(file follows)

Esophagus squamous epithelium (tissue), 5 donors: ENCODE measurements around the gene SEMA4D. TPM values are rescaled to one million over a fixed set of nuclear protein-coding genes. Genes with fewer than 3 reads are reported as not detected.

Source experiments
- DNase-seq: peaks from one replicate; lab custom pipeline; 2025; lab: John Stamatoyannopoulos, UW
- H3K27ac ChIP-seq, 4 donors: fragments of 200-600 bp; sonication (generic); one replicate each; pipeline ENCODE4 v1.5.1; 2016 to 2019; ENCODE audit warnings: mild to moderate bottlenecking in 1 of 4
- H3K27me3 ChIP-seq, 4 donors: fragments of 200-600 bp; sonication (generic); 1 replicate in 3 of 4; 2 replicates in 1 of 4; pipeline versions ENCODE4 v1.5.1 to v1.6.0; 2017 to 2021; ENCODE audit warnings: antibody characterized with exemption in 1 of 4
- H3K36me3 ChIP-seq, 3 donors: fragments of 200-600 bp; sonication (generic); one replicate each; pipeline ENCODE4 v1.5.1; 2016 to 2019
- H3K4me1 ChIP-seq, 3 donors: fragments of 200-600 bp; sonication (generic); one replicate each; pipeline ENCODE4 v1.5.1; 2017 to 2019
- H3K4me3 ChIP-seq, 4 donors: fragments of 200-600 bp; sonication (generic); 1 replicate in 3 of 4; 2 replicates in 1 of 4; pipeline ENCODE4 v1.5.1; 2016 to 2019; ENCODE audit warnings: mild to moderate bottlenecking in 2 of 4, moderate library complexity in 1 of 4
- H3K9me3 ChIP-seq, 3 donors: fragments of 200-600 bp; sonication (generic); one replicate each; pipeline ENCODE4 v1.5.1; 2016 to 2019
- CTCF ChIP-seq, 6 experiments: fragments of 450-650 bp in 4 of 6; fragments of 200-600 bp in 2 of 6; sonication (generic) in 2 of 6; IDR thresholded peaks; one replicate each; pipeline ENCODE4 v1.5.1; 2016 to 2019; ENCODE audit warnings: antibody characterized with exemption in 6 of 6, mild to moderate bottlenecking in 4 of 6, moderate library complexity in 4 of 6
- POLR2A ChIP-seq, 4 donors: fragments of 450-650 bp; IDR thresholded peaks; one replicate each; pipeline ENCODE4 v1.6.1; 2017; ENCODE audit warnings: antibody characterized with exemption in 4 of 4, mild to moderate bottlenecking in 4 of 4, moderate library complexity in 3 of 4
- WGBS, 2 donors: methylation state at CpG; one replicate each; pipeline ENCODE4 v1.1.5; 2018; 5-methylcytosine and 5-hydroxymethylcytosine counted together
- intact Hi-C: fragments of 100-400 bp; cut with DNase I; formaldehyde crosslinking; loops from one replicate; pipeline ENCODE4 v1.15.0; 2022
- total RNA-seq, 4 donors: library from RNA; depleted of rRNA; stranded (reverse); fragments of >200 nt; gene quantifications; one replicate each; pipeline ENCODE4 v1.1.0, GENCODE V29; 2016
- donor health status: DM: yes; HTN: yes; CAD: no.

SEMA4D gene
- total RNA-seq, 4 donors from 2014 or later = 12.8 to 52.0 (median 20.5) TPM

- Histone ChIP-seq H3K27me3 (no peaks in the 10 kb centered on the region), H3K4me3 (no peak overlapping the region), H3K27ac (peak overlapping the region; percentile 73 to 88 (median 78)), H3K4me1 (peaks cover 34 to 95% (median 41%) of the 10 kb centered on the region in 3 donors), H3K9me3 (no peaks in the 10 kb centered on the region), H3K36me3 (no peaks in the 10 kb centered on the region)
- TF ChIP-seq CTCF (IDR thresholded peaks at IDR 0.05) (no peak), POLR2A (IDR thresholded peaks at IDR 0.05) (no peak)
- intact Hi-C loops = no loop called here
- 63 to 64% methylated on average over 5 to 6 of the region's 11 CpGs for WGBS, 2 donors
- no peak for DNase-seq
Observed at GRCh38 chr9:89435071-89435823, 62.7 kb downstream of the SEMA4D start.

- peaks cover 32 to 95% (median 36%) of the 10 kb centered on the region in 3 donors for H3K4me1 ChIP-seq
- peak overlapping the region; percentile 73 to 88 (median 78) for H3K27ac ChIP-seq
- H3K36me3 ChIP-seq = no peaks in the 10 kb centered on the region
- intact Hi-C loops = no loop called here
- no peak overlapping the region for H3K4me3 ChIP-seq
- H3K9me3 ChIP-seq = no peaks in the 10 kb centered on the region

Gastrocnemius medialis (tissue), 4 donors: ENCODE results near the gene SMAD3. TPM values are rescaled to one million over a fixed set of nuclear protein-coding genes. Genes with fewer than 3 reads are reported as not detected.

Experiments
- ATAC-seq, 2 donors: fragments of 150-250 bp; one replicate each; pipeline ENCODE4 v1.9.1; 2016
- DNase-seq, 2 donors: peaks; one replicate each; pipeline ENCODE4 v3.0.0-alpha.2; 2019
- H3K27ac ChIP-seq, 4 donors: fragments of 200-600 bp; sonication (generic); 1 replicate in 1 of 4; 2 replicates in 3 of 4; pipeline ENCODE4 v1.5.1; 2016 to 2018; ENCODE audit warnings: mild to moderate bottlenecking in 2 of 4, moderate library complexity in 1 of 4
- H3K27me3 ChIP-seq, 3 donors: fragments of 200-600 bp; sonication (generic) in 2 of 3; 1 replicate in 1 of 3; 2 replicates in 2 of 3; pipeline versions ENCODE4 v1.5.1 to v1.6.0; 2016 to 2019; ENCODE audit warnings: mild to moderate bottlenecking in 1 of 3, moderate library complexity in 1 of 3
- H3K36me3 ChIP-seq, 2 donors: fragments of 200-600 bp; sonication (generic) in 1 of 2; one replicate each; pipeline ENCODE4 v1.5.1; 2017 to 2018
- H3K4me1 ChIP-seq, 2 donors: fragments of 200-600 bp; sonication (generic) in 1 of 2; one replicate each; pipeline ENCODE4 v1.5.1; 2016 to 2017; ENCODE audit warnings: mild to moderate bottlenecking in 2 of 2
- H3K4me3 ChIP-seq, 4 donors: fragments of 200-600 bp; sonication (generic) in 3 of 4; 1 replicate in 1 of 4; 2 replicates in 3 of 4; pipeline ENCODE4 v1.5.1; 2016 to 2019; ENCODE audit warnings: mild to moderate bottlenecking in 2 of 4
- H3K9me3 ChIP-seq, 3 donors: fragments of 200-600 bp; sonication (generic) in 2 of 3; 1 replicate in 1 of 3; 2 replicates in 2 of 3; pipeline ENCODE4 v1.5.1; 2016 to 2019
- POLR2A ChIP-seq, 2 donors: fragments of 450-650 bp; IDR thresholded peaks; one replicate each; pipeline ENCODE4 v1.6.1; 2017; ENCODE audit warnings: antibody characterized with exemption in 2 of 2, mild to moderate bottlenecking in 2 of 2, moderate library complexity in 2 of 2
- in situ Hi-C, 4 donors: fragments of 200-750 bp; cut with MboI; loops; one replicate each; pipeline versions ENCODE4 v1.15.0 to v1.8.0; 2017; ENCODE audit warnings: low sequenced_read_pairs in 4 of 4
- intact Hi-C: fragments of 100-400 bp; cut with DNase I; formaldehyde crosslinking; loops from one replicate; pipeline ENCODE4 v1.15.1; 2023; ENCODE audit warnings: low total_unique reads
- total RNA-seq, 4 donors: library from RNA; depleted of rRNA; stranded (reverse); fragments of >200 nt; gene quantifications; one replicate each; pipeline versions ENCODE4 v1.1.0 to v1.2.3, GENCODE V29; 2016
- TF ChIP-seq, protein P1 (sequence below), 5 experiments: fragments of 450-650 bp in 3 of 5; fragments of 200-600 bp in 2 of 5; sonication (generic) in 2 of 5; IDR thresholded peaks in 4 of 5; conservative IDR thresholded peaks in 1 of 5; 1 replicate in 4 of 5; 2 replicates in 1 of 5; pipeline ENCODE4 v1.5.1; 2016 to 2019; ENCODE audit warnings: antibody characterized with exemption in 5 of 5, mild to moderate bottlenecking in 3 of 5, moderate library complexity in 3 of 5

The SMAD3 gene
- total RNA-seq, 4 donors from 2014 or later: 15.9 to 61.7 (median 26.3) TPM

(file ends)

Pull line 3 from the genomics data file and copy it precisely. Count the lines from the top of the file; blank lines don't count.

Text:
- DNase-seq: peaks from one replicate; lab custom pipeline; 2025; lab: John Stamatoyannopoulos, UW